In the wake of the recent ice storm that hit southern Ontario and Toronto particularly hard, the Ontario government decided to provide compensation to those who saw their food spoiled because of the prolonged power outage. Provincial money along with donations from the private sector was used to provide grocery gift cards in Toronto at Ontario Works centers. Individuals were eligible for $50 cards and families for $100 cards. Over a two-day period, about 500 thousand dollars in gift cards were distributed to more than 5,000 Toronto families and individuals. The result? Long lines and distribution centers rapidly running out of the cards that resulted in disappointment, anger and frustration.
It is important and necessary to assist those struck by a natural disaster. However, one has to wonder why the haste in providing such a limited, quick and poorly thought out compensation program. It is not a great surprise that the offer of free gift cards to individuals claiming spoilage, and providing merely proof of identity and an address as criteria for getting the cards, might generate an unexpected overwhelming demand. As well, the program was only in Toronto. There were power outages in areas outside of Toronto also, though the provincial government has announced the program would be expanded to communities outside Toronto. I would rethink that decision.
The ice storm knocked out electrical power. About 300,000 customers in the GTA lost power. Quite a few outside the GTA also lost power. Some had their power out for a few hours. Quite a few saw their power out for days. And of course, many saw no interruption to their power at all. If there is to be a program for compensating people who lost their power, surely those whose power was out for days are more deserving of some type of compensation than those who were inconvenienced for an hour or two? How do gift cards for food spoilage differentiate between these differing cases? Do we assume that everyone asking for a gift card had their power knocked out for days?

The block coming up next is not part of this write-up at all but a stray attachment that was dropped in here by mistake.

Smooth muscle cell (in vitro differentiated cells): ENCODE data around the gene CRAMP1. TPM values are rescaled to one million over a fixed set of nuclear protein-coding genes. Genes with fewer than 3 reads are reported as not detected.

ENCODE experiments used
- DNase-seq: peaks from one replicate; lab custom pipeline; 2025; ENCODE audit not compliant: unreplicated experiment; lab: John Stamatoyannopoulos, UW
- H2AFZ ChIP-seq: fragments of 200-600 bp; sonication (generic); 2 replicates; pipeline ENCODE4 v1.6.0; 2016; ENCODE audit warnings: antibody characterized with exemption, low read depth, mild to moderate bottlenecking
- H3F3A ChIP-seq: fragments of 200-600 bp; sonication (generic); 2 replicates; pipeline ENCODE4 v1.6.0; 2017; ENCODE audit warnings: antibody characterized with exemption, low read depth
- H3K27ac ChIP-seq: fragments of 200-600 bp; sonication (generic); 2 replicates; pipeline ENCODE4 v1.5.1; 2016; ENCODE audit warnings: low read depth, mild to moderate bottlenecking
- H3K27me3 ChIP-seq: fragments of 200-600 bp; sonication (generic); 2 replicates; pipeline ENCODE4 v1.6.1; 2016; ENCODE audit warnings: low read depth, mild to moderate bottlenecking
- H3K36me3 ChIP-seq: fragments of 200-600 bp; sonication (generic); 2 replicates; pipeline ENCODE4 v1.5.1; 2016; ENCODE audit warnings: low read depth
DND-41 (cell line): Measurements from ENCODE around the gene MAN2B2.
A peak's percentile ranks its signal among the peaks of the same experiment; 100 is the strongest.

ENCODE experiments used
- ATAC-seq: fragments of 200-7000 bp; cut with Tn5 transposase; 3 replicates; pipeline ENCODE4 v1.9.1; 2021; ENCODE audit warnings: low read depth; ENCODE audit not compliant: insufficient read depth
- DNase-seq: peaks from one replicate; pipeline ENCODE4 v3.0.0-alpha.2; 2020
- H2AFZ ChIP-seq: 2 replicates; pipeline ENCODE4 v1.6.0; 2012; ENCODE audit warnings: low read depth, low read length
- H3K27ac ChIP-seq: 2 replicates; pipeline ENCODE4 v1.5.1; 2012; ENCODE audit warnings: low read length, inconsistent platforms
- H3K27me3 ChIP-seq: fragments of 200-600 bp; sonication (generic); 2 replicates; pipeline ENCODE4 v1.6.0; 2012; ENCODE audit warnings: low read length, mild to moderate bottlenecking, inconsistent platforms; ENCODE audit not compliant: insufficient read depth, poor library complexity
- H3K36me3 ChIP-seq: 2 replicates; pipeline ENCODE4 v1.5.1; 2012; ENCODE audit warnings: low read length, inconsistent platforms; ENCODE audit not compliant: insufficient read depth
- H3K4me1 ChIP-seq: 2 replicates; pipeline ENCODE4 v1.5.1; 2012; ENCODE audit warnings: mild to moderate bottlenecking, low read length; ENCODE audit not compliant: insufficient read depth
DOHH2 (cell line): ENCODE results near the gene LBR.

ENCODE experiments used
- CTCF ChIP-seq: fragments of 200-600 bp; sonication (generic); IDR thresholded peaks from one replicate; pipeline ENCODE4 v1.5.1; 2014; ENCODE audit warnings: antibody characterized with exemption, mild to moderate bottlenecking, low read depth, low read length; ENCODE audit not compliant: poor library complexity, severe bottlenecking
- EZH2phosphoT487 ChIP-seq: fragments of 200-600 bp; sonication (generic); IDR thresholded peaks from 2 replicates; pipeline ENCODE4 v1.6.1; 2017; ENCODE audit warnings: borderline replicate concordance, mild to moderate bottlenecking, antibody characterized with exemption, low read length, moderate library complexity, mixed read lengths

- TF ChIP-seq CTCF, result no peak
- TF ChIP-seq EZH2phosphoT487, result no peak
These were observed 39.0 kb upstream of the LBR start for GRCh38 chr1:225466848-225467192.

The most dramatic impact of the ice storm for many was the loss of power with the consequences of the outage correlated with the length of time power was out. If the Ontario government truly wants to compensate, surely the help can be better provided via rebates on Hydro bills with the amount of the rebate geared towards the length of time the customer went without power. Tying the compensation to a program that is based on the amount of time the customer went without power seems to me at least a better criteria than handing out gift cards on a first come first serve basis. Moreover, the hydro companies have a pretty good idea of exactly which customers were affected and for how long which allows the compensation to be more appropriately targeted.
The premier was quoted as saying; “I believe it is better to do something than to do nothing.” Given the gift card program is probably not that expensive for the Ontario government when compared to a broader based compensation program done through hydro rebates, it was a cheap and visible way of doing "something." However, I would suggest that when it comes to public policy, doing something that is poorly thought out is sometimes as bad as doing nothing.